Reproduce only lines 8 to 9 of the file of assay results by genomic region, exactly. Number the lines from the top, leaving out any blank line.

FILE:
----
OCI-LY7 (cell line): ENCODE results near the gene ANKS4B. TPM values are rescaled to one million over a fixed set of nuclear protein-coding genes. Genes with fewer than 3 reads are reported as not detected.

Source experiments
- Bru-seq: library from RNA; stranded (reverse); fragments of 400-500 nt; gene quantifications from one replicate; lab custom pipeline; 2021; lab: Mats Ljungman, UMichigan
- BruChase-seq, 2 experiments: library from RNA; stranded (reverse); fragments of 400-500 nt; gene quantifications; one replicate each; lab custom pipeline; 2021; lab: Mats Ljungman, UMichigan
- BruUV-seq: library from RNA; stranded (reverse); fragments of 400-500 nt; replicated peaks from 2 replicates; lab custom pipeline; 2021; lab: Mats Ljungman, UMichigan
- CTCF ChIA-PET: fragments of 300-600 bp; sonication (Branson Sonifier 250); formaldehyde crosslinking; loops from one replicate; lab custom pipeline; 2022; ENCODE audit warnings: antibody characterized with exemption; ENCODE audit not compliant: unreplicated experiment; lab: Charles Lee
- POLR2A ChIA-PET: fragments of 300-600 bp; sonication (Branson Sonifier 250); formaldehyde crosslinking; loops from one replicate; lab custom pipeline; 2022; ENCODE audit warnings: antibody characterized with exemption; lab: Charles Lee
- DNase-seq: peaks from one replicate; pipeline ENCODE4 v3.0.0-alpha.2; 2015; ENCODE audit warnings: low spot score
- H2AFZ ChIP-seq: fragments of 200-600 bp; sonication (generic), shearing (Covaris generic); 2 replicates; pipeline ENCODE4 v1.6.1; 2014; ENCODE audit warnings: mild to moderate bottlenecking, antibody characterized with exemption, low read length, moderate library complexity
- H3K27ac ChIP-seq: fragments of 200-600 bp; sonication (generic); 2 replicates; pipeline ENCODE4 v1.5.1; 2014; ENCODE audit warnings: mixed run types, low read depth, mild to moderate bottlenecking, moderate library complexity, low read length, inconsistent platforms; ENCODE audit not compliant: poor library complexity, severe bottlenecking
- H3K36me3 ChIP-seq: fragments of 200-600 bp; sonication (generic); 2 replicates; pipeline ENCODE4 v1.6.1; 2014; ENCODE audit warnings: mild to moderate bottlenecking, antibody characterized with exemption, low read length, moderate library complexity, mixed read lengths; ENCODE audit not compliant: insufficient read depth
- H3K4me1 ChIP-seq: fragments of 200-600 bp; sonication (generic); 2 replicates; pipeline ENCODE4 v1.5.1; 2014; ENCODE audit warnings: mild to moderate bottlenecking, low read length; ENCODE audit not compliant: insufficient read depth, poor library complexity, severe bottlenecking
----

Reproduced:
- DNase-seq: peaks from one replicate; pipeline ENCODE4 v3.0.0-alpha.2; 2015; ENCODE audit warnings: low spot score
- H2AFZ ChIP-seq: fragments of 200-600 bp; sonication (generic), shearing (Covaris generic); 2 replicates; pipeline ENCODE4 v1.6.1; 2014; ENCODE audit warnings: mild to moderate bottlenecking, antibody characterized with exemption, low read length, moderate library complexity